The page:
By Kerie Kerstetter
Andrew Goldberg has been used to crossing the lines of comedy since he started writing for television.
“I’ve actually been writing for TV since I was about 15 or 16 years old for public access station for a show named ‘Prime Time with Dan and Andrew,’” Goldberg said in a meeting with students hosted by the Mallet Assembly Tuesday at the Riverside Community Center. “It had several sketches, and one of them was ‘Name that STD.’ Parents complained after it was on there once, and it got pulled off.”
These days, Goldberg usually speaks for the characters of the Griffin Family. Tonight, however, he will be speaking for himself.
Goldberg is a writer for the popular television show “Family Guy,” an animated series that parodies American society. Tonight in the Ferguson Center, he will be addressing popular culture as a venue for generating discussion about social issues.
“Shows like ‘Family Guy’ have become popular among college-age students,” said Ross Bryan, director of residential communities. “The question is whether or not satire is the best way to go about highlighting social ills.”
Goldberg will be using never-before-seen clips from the show to lead his discussions. His topics tie into the events of Crimson Culture Week, which recognizes students from many different backgrounds that make up the UA community.
“The event will not only be an excellent way for students to meet Goldberg,” Bryan said, “but it will also create public discourse on issues such race, class, gender and sexual orientation.”
At Riverside Tuesday, Goldberg screened a “Family Guy” clip featuring the philandering Quagmire’s father, and Goldberg said more will appear at Wednesday’s event. Mallet students also participated in a mock-up of the screening process for the show’s signature cutaway gags, voting for the best of six by a show of applause.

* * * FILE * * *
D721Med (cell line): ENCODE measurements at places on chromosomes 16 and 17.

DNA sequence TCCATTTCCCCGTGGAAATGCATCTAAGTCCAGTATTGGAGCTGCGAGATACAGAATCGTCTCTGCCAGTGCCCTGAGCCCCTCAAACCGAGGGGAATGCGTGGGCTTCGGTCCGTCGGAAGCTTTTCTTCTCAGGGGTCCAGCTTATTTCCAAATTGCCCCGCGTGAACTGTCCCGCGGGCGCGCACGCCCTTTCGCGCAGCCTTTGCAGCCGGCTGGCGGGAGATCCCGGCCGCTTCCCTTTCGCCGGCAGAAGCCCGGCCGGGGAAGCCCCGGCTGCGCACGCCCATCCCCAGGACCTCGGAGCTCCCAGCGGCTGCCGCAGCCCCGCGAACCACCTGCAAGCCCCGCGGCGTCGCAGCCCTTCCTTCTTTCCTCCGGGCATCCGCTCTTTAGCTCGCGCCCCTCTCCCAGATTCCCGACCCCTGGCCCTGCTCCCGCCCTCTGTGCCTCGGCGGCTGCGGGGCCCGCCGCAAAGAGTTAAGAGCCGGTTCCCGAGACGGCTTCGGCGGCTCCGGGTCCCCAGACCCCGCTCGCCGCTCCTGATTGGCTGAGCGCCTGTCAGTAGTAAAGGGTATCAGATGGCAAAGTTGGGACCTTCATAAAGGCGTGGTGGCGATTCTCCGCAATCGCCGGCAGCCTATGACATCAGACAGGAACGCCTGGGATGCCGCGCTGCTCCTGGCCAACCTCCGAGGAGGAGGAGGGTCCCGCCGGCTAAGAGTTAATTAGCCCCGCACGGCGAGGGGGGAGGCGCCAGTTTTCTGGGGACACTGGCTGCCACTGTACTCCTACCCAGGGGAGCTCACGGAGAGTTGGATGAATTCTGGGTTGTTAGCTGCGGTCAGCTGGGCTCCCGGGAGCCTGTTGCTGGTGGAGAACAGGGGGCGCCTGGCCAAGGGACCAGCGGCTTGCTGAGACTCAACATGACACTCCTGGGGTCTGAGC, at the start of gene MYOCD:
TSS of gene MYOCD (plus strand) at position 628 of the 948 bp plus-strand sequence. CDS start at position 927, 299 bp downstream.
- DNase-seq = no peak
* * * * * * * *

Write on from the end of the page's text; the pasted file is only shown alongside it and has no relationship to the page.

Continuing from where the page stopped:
“The rule on ‘Family Guy’ is [that] if it gets a laugh, it stays in,” Goldberg said. “If it doesn’t, it doesn’t.”
Mallet students also acted out the six different cutaway gags. One of them was Coley Dains, a junior majoring in English.
“Basically, he just handed us a couple of scripts,” Dains said. “It was a really interesting look into the writing process of how they get those gag spots.”
Associate Dean of Students Melanie Miller has been responsible for organizing many of the Crimson Culture Week events. Miller said Goldberg’s topics will be both interesting and pertinent to UA students.
“Through Andrew Goldberg’s visit, students can learn to think more critically and to analyze social problems,” Miller said. “[This] includes analyzing the effectiveness of humor in dealing with social and cultural issues.”
Goldberg’s “Hot Topics” discussion will begin at 7 p.m. in the Ferguson Center East Dining Hall and will be followed by “Satire as Social Change” at 8:30 p.m. in the Ferguson Ballroom.
In addition to constructive discussion, Miller said the evening will also be filled with entertainment.
“Students will have the opportunity to have personal conversation with the writer of a very popular television series,” Miller said. “They will get to see new clips from the show, which of course, uses a lot of humor.”
Free food will be available beginning at 7 p.m. All discussions are free and open to the public.
UA Housing and Residential Communities, University Union, New College, Department of Telecommunications & Film, the College of Communications and Information Sciences and the Office of Student Media are sponsoring Goldberg’s visit.
Arts and Entertainment Editor Steven Nalley contributed reporting.